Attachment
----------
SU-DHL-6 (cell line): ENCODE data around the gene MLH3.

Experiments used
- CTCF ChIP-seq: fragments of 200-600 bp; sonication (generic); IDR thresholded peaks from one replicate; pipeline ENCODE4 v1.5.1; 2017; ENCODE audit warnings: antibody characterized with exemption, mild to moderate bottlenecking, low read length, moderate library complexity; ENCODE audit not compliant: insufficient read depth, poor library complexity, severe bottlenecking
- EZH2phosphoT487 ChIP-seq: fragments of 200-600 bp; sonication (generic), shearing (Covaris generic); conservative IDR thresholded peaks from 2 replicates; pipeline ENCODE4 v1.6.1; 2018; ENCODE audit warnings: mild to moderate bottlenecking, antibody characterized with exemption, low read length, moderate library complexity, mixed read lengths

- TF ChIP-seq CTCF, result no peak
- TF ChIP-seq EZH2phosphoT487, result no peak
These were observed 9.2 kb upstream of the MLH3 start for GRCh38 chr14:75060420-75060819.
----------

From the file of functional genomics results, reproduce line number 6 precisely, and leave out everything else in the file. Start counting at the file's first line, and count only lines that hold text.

- TF ChIP-seq EZH2phosphoT487, result no peak